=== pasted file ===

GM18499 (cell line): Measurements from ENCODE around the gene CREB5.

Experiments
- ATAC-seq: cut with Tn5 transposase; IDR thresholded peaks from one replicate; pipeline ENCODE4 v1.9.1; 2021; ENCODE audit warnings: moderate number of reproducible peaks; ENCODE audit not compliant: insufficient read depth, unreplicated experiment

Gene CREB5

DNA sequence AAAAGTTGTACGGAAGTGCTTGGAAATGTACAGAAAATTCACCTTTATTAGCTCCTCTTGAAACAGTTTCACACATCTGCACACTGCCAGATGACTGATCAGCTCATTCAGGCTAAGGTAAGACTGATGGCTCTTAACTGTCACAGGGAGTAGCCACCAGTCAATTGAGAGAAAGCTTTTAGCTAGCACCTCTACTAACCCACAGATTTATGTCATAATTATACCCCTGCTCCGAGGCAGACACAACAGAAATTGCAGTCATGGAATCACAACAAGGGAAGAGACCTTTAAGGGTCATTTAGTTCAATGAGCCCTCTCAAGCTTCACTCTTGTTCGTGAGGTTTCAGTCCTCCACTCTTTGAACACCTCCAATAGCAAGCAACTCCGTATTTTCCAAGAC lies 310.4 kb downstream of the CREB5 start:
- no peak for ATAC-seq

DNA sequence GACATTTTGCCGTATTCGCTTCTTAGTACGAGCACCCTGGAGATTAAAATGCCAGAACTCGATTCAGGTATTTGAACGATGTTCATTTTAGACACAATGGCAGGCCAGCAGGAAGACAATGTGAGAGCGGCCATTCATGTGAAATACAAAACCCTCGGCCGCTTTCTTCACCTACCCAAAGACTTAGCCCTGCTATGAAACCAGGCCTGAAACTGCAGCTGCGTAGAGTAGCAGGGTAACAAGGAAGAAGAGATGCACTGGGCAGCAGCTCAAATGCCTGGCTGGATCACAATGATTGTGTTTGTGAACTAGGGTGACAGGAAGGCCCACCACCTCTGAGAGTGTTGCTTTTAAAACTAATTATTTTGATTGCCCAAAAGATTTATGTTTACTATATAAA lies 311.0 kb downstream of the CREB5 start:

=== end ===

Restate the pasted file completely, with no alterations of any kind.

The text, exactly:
GM18499 (cell line): Measurements from ENCODE around the gene CREB5.

Experiments
- ATAC-seq: cut with Tn5 transposase; IDR thresholded peaks from one replicate; pipeline ENCODE4 v1.9.1; 2021; ENCODE audit warnings: moderate number of reproducible peaks; ENCODE audit not compliant: insufficient read depth, unreplicated experiment

Gene CREB5

DNA sequence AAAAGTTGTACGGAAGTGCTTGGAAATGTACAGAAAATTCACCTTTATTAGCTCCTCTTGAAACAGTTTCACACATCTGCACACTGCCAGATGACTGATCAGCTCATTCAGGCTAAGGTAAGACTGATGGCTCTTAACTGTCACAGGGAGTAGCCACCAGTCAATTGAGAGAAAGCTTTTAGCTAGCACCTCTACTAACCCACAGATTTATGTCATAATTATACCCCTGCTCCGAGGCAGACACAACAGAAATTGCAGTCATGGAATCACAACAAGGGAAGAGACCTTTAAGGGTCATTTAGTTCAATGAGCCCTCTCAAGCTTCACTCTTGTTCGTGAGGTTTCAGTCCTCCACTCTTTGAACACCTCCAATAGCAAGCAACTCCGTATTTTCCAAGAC lies 310.4 kb downstream of the CREB5 start:
- no peak for ATAC-seq

DNA sequence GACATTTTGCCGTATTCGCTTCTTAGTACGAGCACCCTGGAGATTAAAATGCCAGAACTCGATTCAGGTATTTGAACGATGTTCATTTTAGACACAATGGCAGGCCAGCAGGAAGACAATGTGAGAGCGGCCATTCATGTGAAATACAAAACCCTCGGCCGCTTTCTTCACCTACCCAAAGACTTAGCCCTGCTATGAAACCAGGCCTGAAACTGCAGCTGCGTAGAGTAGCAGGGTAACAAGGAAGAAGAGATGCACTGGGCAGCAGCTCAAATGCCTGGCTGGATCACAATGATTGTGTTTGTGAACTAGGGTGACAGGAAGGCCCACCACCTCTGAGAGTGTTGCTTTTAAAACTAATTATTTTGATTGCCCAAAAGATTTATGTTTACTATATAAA lies 311.0 kb downstream of the CREB5 start: